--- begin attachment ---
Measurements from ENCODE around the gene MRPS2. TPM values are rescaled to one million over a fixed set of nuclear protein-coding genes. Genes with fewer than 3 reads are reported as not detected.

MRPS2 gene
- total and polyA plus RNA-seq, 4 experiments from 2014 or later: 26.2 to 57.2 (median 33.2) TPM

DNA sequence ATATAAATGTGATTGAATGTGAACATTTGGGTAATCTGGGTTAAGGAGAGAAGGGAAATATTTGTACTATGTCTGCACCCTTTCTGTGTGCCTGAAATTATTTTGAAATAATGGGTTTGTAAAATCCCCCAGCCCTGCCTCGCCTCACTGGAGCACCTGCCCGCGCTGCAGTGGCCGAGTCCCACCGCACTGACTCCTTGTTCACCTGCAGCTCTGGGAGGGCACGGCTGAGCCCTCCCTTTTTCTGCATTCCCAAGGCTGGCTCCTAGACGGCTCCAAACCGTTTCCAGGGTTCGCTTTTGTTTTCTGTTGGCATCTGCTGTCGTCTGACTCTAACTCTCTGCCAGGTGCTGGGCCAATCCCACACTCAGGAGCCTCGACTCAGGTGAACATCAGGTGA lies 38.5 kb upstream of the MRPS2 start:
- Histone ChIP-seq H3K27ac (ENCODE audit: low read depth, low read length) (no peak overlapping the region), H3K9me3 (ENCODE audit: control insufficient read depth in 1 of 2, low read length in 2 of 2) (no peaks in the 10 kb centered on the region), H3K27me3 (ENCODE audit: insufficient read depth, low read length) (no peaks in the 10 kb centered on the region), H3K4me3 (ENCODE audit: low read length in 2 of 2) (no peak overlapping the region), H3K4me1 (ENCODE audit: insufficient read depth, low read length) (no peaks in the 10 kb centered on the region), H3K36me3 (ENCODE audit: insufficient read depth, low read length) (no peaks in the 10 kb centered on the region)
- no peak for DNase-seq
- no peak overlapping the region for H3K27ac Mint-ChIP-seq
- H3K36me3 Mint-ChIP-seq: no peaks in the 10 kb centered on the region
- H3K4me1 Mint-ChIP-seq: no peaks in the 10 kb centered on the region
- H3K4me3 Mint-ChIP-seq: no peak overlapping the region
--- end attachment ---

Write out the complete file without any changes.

Measurements from ENCODE around the gene MRPS2. TPM values are rescaled to one million over a fixed set of nuclear protein-coding genes. Genes with fewer than 3 reads are reported as not detected.

MRPS2 gene
- total and polyA plus RNA-seq, 4 experiments from 2014 or later: 26.2 to 57.2 (median 33.2) TPM

DNA sequence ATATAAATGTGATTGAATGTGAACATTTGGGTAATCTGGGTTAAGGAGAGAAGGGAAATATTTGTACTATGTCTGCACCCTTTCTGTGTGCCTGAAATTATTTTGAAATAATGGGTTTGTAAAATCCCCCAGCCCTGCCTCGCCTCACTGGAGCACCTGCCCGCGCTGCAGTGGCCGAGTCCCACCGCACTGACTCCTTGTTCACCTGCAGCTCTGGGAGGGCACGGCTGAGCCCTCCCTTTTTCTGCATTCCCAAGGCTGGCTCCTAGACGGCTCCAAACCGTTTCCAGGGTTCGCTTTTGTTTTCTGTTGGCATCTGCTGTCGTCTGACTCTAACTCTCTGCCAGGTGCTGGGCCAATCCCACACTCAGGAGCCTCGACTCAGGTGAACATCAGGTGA lies 38.5 kb upstream of the MRPS2 start:
- Histone ChIP-seq H3K27ac (ENCODE audit: low read depth, low read length) (no peak overlapping the region), H3K9me3 (ENCODE audit: control insufficient read depth in 1 of 2, low read length in 2 of 2) (no peaks in the 10 kb centered on the region), H3K27me3 (ENCODE audit: insufficient read depth, low read length) (no peaks in the 10 kb centered on the region), H3K4me3 (ENCODE audit: low read length in 2 of 2) (no peak overlapping the region), H3K4me1 (ENCODE audit: insufficient read depth, low read length) (no peaks in the 10 kb centered on the region), H3K36me3 (ENCODE audit: insufficient read depth, low read length) (no peaks in the 10 kb centered on the region)
- no peak for DNase-seq
- no peak overlapping the region for H3K27ac Mint-ChIP-seq
- H3K36me3 Mint-ChIP-seq: no peaks in the 10 kb centered on the region
- H3K4me1 Mint-ChIP-seq: no peaks in the 10 kb centered on the region
- H3K4me3 Mint-ChIP-seq: no peak overlapping the region